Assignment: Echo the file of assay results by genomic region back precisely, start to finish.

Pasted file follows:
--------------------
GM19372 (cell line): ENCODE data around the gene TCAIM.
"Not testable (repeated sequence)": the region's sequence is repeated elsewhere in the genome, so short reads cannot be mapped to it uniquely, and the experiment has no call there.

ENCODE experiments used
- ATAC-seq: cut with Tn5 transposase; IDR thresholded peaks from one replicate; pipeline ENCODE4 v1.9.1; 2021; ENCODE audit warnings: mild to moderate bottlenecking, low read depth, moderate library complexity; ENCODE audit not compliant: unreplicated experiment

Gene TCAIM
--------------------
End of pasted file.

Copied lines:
GM19372 (cell line): ENCODE data around the gene TCAIM.
"Not testable (repeated sequence)": the region's sequence is repeated elsewhere in the genome, so short reads cannot be mapped to it uniquely, and the experiment has no call there.

ENCODE experiments used
- ATAC-seq: cut with Tn5 transposase; IDR thresholded peaks from one replicate; pipeline ENCODE4 v1.9.1; 2021; ENCODE audit warnings: mild to moderate bottlenecking, low read depth, moderate library complexity; ENCODE audit not compliant: unreplicated experiment

Gene TCAIM